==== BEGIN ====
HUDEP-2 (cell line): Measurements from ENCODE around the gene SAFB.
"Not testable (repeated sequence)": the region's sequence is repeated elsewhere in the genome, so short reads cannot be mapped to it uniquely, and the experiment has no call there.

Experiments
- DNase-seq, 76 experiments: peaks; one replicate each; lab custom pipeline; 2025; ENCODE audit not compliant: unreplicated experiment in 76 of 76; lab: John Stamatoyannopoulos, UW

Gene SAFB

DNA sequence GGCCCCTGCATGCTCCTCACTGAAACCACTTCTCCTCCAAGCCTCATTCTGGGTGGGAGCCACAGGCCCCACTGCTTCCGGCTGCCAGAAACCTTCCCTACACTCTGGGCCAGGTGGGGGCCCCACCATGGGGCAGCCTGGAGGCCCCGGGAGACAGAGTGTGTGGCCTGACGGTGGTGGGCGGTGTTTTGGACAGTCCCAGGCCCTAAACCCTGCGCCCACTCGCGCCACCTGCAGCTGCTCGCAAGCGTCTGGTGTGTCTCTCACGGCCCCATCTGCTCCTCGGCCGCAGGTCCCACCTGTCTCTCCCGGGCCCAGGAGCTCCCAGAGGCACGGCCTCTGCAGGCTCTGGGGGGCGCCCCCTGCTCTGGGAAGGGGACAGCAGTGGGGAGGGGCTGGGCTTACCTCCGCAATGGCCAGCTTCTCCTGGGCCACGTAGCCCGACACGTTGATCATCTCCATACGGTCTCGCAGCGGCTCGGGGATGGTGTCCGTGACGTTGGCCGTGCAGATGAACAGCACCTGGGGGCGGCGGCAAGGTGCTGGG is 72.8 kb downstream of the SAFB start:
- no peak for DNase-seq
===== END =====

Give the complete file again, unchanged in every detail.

HUDEP-2 (cell line): Measurements from ENCODE around the gene SAFB.
"Not testable (repeated sequence)": the region's sequence is repeated elsewhere in the genome, so short reads cannot be mapped to it uniquely, and the experiment has no call there.

Experiments
- DNase-seq, 76 experiments: peaks; one replicate each; lab custom pipeline; 2025; ENCODE audit not compliant: unreplicated experiment in 76 of 76; lab: John Stamatoyannopoulos, UW

Gene SAFB

DNA sequence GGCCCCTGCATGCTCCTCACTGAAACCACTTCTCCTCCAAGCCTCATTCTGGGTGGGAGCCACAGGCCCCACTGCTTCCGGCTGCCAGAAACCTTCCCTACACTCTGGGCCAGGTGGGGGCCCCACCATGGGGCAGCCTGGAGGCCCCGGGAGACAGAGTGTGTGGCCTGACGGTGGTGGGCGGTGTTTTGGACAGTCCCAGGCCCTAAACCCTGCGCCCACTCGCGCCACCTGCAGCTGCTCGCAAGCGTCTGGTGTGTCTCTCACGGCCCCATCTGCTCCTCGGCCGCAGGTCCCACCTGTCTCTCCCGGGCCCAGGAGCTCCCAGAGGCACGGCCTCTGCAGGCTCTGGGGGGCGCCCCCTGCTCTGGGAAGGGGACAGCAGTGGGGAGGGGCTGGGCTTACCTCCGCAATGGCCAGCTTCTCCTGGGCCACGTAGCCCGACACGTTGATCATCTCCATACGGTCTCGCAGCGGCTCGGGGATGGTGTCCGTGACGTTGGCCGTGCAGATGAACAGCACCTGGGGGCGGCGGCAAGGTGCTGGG is 72.8 kb downstream of the SAFB start:
- no peak for DNase-seq